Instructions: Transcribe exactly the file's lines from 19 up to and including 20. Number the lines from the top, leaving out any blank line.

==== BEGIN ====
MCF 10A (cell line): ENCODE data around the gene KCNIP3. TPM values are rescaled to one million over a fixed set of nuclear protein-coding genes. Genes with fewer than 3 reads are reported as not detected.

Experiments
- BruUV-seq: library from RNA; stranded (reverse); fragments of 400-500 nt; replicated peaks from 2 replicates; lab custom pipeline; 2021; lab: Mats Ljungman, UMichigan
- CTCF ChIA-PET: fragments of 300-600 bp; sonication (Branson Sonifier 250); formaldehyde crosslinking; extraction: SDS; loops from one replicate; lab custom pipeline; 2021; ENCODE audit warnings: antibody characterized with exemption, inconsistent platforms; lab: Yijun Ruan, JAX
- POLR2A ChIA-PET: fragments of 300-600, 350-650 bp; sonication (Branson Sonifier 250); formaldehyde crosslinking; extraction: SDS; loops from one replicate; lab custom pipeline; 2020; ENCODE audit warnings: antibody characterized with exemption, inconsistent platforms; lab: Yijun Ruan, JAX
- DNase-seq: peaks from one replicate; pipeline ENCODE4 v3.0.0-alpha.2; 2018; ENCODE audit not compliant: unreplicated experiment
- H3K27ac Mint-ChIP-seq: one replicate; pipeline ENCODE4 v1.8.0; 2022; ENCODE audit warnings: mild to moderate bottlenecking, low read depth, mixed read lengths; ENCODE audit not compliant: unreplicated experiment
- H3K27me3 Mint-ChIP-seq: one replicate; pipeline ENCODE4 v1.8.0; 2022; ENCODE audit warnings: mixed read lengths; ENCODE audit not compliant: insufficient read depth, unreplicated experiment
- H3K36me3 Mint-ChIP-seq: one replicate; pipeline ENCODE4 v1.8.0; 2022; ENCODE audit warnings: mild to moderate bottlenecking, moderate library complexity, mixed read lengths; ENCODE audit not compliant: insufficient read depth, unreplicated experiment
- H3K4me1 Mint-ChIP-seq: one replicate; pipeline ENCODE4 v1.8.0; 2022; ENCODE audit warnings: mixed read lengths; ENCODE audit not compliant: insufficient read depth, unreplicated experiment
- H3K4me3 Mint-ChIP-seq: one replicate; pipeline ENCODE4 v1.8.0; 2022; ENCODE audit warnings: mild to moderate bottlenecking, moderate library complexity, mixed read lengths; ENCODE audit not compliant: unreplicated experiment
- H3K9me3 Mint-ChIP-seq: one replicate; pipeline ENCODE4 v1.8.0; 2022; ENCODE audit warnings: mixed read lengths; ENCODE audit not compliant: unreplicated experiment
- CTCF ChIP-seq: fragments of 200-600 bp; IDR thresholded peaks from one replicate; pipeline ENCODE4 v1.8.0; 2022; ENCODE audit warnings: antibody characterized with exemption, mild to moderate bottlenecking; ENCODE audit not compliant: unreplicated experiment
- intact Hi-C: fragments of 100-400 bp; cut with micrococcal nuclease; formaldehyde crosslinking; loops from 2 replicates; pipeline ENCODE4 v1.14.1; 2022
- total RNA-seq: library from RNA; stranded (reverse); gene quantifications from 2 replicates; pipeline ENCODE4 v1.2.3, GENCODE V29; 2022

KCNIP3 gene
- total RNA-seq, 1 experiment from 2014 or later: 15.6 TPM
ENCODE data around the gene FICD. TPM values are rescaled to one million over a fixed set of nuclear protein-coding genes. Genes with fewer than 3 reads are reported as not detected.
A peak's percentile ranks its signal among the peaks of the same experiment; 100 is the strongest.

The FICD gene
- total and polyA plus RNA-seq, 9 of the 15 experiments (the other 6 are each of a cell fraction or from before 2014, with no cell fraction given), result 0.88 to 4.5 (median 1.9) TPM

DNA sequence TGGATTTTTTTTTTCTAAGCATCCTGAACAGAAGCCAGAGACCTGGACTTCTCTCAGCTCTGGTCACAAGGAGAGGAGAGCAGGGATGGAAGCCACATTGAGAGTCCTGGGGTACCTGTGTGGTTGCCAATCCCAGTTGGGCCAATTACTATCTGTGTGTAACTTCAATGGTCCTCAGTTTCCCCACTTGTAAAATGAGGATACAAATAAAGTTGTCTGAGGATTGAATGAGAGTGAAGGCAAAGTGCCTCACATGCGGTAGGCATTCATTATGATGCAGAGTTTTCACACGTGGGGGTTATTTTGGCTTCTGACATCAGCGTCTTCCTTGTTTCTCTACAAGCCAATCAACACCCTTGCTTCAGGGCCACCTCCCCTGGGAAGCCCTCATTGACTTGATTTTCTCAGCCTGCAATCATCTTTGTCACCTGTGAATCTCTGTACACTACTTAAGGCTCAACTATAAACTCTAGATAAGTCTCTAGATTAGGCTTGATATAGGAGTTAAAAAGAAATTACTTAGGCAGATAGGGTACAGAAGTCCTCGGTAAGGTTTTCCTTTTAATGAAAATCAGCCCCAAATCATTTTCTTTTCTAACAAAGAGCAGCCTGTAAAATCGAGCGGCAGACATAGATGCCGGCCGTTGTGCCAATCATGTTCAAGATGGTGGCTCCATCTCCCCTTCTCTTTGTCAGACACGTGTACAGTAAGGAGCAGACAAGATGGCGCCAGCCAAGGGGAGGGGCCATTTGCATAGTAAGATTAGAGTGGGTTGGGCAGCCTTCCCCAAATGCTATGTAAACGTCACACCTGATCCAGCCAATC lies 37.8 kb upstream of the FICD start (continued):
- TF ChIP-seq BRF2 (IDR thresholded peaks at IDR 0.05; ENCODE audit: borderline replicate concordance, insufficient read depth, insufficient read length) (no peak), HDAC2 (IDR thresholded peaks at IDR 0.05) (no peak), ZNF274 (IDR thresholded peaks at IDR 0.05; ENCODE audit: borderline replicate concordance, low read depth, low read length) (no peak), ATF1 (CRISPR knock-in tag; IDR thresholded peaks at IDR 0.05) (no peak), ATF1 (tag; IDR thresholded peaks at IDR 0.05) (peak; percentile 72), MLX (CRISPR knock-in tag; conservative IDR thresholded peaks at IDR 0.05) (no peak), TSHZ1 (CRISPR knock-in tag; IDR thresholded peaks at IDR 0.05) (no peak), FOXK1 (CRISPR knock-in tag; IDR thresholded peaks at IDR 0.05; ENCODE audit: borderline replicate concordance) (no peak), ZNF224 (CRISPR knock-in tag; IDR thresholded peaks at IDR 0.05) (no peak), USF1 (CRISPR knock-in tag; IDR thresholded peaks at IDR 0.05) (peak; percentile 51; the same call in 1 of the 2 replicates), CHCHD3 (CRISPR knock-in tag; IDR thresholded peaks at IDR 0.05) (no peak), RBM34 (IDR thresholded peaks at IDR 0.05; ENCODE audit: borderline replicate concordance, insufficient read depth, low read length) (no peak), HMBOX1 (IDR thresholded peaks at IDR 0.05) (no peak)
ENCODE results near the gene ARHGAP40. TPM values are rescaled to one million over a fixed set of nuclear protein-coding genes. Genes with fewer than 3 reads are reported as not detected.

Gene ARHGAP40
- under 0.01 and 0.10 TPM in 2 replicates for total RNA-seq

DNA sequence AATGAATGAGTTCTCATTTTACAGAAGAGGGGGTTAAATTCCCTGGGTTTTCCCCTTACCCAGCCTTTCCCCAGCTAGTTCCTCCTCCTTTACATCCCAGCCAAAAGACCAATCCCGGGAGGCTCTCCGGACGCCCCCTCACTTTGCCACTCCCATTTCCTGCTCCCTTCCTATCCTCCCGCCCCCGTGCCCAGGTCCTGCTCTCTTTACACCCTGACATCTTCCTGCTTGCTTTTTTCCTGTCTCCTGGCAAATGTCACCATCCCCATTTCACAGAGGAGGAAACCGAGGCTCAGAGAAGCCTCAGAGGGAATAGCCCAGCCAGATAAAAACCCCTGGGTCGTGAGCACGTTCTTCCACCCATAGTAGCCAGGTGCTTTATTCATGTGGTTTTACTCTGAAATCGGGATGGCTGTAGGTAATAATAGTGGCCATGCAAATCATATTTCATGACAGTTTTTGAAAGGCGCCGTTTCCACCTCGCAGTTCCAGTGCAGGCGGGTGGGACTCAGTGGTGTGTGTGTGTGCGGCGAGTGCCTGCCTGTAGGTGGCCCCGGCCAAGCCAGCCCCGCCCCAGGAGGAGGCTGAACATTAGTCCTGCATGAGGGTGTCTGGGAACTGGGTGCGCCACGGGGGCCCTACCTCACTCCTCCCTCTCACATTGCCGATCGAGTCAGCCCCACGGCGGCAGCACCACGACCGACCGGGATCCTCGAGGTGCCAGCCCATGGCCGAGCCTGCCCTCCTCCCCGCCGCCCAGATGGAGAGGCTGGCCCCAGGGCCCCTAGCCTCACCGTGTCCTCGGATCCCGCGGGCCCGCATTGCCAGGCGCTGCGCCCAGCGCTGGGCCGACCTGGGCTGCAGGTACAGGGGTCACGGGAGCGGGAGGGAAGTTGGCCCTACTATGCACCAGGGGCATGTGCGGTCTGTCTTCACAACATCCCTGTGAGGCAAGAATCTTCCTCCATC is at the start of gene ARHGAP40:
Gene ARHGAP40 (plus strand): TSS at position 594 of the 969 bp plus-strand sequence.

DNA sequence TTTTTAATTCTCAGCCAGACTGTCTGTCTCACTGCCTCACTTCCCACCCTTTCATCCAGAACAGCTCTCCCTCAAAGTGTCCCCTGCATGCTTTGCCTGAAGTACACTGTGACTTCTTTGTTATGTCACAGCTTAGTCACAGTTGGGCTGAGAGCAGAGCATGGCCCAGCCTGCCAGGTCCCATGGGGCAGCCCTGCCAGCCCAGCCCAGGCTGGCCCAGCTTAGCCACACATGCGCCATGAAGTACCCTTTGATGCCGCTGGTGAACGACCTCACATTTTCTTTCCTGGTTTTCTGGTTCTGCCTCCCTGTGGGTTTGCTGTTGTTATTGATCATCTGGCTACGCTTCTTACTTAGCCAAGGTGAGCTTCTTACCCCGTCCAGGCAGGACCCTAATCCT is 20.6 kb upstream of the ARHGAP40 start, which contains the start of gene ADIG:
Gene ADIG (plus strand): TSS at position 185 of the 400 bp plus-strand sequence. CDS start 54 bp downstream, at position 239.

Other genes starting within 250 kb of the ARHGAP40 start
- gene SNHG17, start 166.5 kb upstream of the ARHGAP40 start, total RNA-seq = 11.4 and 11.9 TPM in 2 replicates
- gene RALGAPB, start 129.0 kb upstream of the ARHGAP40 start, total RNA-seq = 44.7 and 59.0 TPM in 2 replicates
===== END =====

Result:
A peak's percentile ranks its signal among the peaks of the same experiment; 100 is the strongest.

The FICD gene